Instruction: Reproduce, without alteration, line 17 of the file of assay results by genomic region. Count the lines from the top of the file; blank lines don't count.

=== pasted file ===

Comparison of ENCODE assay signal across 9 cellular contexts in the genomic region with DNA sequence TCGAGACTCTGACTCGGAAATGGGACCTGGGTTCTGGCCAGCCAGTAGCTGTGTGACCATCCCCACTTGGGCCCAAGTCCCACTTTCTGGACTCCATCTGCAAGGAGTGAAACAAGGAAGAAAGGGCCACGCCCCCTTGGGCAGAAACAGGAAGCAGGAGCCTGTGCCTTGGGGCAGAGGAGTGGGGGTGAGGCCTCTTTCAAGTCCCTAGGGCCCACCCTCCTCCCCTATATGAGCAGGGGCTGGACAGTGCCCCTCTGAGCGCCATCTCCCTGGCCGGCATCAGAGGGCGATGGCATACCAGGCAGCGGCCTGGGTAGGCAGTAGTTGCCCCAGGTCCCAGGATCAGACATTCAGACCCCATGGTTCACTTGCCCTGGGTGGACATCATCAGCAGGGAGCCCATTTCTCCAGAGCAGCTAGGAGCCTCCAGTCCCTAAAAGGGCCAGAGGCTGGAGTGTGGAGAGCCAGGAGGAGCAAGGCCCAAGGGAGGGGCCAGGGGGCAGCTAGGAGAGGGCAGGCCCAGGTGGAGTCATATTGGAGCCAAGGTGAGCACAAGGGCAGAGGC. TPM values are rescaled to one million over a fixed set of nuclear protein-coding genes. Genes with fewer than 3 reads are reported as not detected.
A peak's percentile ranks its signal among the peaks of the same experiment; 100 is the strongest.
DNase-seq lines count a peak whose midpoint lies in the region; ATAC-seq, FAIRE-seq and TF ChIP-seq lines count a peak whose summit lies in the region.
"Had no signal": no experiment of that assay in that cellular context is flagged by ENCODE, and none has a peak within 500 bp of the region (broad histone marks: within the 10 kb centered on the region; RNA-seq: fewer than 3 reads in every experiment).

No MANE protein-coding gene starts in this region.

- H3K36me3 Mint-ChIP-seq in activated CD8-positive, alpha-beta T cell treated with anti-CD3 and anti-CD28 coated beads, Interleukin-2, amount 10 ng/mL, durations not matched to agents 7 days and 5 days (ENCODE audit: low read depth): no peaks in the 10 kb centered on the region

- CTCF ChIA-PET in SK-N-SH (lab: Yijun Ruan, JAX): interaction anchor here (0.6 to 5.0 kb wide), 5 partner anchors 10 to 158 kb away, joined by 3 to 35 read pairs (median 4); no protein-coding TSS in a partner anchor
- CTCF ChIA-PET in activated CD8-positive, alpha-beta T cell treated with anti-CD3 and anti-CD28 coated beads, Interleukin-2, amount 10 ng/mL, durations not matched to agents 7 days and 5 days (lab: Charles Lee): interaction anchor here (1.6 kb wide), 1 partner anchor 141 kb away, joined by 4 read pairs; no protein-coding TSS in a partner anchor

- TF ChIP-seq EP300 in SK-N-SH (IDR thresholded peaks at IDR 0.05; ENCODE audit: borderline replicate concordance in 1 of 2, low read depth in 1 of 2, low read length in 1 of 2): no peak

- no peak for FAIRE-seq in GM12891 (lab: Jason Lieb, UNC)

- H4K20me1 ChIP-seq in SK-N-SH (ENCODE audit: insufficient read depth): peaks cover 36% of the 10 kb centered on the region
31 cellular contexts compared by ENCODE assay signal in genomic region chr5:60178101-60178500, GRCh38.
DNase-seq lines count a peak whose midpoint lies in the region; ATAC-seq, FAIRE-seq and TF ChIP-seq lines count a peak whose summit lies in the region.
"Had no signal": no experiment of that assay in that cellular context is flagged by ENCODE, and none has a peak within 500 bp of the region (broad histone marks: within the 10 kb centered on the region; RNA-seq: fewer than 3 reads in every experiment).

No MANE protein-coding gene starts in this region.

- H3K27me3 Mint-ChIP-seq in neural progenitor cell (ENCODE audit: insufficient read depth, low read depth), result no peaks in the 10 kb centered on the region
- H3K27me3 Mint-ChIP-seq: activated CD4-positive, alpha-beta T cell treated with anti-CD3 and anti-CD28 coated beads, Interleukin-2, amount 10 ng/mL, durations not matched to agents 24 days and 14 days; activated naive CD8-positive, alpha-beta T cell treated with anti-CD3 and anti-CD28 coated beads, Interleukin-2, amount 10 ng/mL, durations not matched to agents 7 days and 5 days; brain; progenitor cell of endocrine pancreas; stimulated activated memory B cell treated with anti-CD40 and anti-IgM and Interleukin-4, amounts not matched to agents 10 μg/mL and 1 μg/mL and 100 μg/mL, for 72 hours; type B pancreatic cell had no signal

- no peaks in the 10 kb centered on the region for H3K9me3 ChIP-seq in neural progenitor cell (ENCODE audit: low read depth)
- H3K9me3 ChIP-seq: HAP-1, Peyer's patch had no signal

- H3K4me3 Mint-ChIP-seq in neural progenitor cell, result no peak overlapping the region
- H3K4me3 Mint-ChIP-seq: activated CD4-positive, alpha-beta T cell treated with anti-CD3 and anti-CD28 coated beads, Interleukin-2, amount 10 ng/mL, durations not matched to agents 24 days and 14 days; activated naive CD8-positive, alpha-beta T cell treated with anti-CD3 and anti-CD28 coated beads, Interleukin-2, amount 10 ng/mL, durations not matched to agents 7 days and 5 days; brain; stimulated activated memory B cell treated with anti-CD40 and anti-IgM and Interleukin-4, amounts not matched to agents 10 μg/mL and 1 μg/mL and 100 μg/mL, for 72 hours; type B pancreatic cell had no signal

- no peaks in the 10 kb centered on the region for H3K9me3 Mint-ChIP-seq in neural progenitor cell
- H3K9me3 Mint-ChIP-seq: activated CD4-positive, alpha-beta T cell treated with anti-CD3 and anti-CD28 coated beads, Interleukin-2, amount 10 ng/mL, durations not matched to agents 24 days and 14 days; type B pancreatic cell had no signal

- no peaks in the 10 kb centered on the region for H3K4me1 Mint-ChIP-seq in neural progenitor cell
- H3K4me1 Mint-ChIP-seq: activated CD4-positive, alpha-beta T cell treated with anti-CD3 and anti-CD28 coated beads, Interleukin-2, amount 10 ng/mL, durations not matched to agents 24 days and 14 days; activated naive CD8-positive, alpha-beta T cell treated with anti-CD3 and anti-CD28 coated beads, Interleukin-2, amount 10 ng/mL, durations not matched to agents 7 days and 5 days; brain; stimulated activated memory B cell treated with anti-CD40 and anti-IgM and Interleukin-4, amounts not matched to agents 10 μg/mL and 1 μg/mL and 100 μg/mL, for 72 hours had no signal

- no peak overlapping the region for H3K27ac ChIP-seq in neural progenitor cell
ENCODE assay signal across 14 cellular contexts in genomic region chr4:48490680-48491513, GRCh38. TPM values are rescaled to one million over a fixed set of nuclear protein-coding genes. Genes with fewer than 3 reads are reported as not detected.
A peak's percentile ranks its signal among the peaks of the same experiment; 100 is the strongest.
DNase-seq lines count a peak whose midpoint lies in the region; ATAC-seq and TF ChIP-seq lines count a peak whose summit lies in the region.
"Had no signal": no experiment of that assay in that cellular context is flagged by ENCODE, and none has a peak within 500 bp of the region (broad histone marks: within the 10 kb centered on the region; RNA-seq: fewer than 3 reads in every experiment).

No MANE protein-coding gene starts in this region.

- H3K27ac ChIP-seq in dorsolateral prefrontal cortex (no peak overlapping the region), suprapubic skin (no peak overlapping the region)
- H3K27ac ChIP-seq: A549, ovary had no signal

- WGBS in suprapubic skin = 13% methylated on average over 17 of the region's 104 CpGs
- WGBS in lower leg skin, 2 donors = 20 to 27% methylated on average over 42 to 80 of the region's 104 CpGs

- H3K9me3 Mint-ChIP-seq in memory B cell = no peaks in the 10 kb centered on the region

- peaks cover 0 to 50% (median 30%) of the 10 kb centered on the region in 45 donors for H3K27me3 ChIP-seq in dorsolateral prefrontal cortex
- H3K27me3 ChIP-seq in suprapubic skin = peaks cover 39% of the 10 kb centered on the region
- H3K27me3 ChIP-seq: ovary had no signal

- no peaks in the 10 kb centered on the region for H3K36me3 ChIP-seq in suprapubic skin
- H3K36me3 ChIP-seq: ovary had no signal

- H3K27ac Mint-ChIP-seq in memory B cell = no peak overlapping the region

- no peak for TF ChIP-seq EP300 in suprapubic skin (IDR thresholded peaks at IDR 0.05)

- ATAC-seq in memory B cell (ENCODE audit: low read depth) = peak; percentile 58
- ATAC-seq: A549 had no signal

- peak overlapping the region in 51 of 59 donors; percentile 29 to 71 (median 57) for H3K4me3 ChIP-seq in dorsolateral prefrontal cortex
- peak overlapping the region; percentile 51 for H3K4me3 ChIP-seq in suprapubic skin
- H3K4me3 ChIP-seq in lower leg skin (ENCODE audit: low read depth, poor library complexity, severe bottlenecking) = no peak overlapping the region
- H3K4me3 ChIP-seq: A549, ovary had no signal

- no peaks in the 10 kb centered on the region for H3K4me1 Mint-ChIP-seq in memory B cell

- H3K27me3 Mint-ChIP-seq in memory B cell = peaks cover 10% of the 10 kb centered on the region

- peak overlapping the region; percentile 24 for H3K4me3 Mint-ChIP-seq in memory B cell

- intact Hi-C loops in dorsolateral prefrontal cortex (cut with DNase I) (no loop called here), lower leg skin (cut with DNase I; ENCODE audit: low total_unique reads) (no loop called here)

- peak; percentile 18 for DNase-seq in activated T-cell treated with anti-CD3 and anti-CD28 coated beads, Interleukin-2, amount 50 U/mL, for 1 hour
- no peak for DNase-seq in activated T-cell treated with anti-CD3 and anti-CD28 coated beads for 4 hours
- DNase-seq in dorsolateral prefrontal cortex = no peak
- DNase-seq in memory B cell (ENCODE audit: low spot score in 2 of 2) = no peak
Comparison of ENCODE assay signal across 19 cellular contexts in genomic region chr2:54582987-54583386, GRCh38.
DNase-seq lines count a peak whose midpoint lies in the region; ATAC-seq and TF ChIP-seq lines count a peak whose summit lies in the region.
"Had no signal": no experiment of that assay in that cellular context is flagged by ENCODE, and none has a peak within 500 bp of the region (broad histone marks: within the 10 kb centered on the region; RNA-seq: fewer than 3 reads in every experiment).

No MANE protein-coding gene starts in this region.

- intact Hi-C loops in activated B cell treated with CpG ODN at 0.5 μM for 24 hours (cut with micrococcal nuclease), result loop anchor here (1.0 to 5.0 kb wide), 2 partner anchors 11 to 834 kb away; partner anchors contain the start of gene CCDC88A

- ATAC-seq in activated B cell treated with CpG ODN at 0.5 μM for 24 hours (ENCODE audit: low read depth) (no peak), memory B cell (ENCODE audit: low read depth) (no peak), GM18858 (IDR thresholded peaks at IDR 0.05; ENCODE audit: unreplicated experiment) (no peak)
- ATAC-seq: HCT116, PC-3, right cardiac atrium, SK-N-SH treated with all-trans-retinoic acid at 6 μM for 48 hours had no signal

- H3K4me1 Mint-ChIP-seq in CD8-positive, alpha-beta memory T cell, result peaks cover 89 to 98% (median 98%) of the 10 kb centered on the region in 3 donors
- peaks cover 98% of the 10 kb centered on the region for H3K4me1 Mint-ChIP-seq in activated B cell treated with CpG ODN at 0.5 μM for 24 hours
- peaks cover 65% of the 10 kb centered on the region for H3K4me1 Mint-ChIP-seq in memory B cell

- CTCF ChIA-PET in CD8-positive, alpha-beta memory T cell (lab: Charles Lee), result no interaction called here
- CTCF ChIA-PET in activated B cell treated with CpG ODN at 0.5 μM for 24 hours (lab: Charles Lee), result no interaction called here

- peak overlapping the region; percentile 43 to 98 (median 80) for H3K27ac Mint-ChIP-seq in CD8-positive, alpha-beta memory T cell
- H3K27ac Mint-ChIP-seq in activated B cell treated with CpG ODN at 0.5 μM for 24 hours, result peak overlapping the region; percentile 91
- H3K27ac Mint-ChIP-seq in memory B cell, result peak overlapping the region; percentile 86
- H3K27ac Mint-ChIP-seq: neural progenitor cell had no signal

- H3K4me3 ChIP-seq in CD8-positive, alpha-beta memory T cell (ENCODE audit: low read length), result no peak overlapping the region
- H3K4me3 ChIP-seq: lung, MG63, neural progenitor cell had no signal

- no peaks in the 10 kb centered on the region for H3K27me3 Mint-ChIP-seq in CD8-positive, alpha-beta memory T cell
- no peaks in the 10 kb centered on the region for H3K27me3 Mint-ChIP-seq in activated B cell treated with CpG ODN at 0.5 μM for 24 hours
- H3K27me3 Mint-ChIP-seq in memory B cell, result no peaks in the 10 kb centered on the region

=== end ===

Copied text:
- H3K27me3 Mint-ChIP-seq: activated CD4-positive, alpha-beta T cell treated with anti-CD3 and anti-CD28 coated beads, Interleukin-2, amount 10 ng/mL, durations not matched to agents 24 days and 14 days; activated naive CD8-positive, alpha-beta T cell treated with anti-CD3 and anti-CD28 coated beads, Interleukin-2, amount 10 ng/mL, durations not matched to agents 7 days and 5 days; brain; progenitor cell of endocrine pancreas; stimulated activated memory B cell treated with anti-CD40 and anti-IgM and Interleukin-4, amounts not matched to agents 10 μg/mL and 1 μg/mL and 100 μg/mL, for 72 hours; type B pancreatic cell had no signal